September 23, 2019
On Jan. 14, 2015 prosecutor Alberto Nisman went on TV to accuse Argentine President Cristina Fernández de Kirchner of negotiating the impunity of Iranians accused of the Buenos Aires’ 1994 AMIA bombing, the biggest terrorist attack in the Western hemisphere before 9/11.
“There was an alliance with terrorists, negotiation with a state that bought the terrorists and the terrorists themselves,” said a dapper Nisman, in the interview which appears in the early stretch of Justin Webster’s deeply-caring, meticulous “The Prosecutor, the President and the Spy,” a six-hour doc series which world premiered Monday at Spain’s San Sebastian Film Festival.
Four days later, and on the eve of testifying in court, where he promised decisive proof of the collusion, Nisman was found dead in his bathroom with a single shot to the head. His death reverberated around the world.
Immediately, Kirchner is accused of ordering Nisman’s murder. She denounces the man described in “The Prosecutor” as Argentina’s Rasputin, the fearsome Antonio Horacio “Jaime” Stiuso, a spy with close links to the CIA and Mossad, of conspiring against her.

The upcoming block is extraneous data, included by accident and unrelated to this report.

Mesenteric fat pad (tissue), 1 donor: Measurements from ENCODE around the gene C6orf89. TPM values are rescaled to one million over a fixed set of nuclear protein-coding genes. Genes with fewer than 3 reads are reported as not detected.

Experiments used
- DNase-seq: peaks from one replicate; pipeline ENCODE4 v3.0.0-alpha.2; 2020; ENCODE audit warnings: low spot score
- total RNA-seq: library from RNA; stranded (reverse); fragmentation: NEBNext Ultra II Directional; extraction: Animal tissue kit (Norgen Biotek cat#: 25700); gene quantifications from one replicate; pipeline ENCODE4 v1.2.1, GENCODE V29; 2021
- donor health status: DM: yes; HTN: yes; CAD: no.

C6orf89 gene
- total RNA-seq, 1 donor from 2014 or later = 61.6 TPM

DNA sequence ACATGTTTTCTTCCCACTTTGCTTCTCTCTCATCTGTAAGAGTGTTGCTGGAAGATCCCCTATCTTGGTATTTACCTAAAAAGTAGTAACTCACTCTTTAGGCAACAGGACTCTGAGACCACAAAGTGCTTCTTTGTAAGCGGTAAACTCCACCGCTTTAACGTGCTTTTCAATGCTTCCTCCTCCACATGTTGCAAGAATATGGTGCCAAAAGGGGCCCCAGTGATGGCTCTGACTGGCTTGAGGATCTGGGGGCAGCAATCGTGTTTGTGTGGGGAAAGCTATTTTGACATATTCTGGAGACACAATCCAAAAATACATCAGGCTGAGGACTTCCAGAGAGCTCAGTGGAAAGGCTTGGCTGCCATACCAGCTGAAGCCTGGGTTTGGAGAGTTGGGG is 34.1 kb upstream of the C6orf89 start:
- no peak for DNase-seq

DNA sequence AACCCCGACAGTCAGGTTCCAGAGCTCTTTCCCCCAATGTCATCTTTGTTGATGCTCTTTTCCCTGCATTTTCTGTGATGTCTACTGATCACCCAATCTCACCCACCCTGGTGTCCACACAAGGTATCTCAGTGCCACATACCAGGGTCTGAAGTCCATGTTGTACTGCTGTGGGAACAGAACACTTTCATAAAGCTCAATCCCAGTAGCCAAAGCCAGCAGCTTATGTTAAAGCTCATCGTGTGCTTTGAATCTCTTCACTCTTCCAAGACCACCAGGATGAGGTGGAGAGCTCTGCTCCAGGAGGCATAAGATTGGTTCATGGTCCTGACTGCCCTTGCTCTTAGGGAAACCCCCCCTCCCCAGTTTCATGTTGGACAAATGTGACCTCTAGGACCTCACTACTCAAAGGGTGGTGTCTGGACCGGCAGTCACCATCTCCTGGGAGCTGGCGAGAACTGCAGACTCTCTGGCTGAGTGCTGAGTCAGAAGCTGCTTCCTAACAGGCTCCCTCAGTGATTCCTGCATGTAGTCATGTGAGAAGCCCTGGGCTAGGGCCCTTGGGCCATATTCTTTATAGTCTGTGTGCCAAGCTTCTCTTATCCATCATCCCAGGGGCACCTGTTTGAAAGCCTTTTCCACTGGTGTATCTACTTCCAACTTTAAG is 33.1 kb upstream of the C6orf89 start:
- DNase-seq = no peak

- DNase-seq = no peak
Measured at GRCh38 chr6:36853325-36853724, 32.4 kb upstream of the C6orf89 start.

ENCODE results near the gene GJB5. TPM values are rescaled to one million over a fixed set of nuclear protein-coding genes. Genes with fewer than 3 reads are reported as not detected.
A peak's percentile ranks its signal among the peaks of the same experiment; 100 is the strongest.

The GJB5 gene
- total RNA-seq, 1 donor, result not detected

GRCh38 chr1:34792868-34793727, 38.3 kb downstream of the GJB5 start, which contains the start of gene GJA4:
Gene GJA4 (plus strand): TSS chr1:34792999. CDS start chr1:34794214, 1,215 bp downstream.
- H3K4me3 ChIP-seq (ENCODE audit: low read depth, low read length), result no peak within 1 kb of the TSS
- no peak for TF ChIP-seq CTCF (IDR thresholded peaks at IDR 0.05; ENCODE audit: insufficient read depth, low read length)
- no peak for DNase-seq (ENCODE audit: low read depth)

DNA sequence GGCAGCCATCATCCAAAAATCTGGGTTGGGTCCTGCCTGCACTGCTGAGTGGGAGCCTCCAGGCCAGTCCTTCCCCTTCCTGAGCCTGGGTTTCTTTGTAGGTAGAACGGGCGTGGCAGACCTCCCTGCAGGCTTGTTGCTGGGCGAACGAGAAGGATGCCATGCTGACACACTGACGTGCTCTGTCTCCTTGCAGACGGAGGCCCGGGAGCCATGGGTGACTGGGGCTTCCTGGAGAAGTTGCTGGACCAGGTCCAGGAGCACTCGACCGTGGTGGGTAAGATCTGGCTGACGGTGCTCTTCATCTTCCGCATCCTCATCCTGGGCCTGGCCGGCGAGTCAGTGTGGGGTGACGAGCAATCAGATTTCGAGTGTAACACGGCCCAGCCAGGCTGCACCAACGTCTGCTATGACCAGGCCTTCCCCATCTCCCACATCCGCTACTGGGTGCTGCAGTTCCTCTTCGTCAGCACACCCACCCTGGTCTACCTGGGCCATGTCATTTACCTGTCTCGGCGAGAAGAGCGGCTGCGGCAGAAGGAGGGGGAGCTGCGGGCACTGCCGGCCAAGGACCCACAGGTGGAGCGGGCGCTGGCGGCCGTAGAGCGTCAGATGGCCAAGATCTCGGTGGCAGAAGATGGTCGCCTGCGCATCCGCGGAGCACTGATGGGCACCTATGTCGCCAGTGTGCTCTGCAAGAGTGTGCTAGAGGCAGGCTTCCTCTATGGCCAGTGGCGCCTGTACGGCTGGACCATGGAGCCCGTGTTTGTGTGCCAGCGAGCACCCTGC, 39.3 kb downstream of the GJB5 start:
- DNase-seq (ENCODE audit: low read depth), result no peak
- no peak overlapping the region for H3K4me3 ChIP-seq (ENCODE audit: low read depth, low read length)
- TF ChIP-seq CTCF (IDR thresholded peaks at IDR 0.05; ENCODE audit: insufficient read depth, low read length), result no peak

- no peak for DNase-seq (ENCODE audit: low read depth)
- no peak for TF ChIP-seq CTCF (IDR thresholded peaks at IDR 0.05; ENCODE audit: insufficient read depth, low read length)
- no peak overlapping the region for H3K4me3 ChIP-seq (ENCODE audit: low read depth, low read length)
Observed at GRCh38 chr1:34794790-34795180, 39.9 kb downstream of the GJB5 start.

Produced by Barcelona’s Justin Webster Productions and Fasten Films, Berlin’s Gebrueder Beetz Filmproduktion and backed by Movistar+, ZDFinfo and DR, “The Prosecutor, the President and the Spy” is “a story of ambition, corruption and espionage which unfolds, with rival narratives of good and evil, of suicide or murder, and of truth itself, around a body found in a bathroom, with enormous international resonance,” its makers say.
“The Prosecutor” will be “an earthquake” in Argentina, predicts San Sebastian Festival director José Luis Rebordinos.
It is also Webster’s most original and most ambitious series to date – building on “Death in Leon,” the Emmy-winning “Six Dreams” and HBO España’s “The Pioneer” – marking the full emergence of an auteur and the creative and industrial potential of a form of story-telling with which he admits he’s obsessed: Cinematic non-fiction series.
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